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KITT Comes Home

  • August 31, 2011
  • RPh on the Go

Remember Knight Rider? That cheesy ’80s show starring David Hasselhoff and KITT, the most hopped-up Trans Am ever to hit the airwaves? Or maybe you caught the short-lived remake a few years back. KITT was more than just a car. Given voice by William Daniels in the original version, KITT had personality, impeccable judgement, and more than a little sarcastic wit. A hot sports car that did everything from terrorize bad guys to remind the Hoff to pick up his dry cleaning. In May, Ford revealed a partnership with WellDoc that brings diabetics one step closer to KITT…in the family car.

The pioneer effort began with diabetes monitoring, but will expand into other medical areas. The program, which is approved by the FDA, allows diabetics to manage and monitor the disease by entering information about medications, diet, food intake, and exercise using spoken interface with Ford’s SYNC service, which in turn communicates with the owner’s cell phone and computer. And much like KITT, the system will call for help if its owner is in trouble – to a medical provider or designated contact if the diabetic owner reports that he has not eaten properly, neglected to take medication, or is not following the outlined exercise regime.

“Our goal is to further innovate the automotive space by incorporating health-and-wellness services into the car, thereby making them convenient and easily accessible to our customers — all while keeping their safety in mind. Delivering real-time, in-vehicle health management services is a revolutionary concept that we are proud to spearhead with WellDoc, a pioneer in the mobile health space.” – Venkatesh Prasad, group and technical leader of the Infotronics research and innovation team at Ford Motor.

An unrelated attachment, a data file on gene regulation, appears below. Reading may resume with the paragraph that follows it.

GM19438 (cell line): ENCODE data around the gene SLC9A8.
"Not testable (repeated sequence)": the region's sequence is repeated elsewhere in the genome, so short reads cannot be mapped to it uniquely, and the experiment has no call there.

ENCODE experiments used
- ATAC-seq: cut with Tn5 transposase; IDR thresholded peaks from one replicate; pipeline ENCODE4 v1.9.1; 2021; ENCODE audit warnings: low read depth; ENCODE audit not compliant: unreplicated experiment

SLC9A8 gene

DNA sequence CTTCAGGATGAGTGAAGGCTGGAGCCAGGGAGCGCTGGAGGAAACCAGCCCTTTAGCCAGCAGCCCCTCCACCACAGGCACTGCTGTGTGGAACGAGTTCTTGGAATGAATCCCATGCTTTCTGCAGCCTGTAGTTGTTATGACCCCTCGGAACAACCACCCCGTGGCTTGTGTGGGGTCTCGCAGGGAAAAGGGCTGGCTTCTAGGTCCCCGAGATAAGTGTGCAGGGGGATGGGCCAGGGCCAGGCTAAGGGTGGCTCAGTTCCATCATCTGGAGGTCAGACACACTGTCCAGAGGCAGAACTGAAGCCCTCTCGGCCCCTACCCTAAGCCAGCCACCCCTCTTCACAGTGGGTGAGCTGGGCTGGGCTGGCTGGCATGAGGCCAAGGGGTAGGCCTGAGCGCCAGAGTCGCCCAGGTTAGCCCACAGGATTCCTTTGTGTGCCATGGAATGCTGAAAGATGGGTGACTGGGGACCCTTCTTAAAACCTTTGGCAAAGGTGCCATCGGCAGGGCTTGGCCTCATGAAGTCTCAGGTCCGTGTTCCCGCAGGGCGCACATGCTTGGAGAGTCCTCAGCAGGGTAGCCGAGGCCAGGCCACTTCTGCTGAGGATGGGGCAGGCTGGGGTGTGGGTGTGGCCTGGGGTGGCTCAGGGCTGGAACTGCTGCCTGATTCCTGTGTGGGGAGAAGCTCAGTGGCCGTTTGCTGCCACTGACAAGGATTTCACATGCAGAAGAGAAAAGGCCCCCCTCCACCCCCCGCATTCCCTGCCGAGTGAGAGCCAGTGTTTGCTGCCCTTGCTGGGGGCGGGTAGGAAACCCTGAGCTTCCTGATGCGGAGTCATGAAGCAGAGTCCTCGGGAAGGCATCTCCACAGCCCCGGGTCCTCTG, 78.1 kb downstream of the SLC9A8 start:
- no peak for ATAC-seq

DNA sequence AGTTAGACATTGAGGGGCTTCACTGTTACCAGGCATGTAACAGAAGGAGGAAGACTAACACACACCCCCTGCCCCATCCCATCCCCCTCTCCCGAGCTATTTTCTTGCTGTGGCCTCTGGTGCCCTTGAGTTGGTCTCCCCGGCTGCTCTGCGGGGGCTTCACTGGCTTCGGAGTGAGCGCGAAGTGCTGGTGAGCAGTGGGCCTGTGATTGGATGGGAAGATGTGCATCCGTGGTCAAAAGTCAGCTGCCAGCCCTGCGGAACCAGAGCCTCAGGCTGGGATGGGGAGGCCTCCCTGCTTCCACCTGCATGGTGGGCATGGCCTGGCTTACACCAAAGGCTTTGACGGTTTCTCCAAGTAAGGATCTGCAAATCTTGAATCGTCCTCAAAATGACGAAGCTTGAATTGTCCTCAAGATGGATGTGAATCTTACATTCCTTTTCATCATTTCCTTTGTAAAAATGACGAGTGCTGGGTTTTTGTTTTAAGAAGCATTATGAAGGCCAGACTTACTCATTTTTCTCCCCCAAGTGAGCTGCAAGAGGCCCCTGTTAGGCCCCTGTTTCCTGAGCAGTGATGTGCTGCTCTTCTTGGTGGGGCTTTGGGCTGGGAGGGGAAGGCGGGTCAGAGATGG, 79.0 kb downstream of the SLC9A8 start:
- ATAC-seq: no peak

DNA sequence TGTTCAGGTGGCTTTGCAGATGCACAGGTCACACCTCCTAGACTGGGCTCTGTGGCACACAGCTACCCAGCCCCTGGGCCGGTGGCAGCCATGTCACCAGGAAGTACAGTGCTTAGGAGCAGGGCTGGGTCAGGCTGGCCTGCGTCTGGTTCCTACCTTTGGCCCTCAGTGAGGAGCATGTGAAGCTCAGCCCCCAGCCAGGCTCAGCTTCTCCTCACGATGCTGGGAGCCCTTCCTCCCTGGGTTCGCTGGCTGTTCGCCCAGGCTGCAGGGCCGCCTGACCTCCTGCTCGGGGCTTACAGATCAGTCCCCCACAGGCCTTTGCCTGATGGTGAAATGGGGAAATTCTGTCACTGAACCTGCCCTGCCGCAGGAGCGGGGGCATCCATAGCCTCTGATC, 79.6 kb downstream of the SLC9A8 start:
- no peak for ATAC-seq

The theory is sound. People are so busy today that finding time to get proper nutrition, enough exercise, and even enough sleep can be difficult. We spend a lot of time in our cars, and interactive vehicle software makes it easy to enter vital information, like what we ate for lunch or when we last exercised, simply by chatting while we drive. Consistency is the key to diabetes control. Tracking information helps diabetics to stay focused and avoid the dangerous highs and lows of blood glucose. The innovative WellDoc DiabetesManager System software provides coaching, timely advice, and behavioral suggestions. Features include a medication adherence program with secure, real-time transmission of blood glucose data. This allows the program to run the data through analysis using proprietary software that identifies trends and offers a personalized behavior modification plan derived from real-time data. The Hoff would be proud.

I predict that people will embrace the technology, but I’m not convinced that the instructions will be helpful. People neglect to do things they should for a wide variety of reasons. For those that actually forget to take medications or eat lunch, a timely reminder could be a lifesaver. For a person who doesn’t have time to exercise or left his medication in a hotel room in Idaho and is waiting for a refill, a reminder won’t be much help. What do you think? Will this technology result in better control for diabetics on the go, or be more annoying than a backseat mother-in-law?

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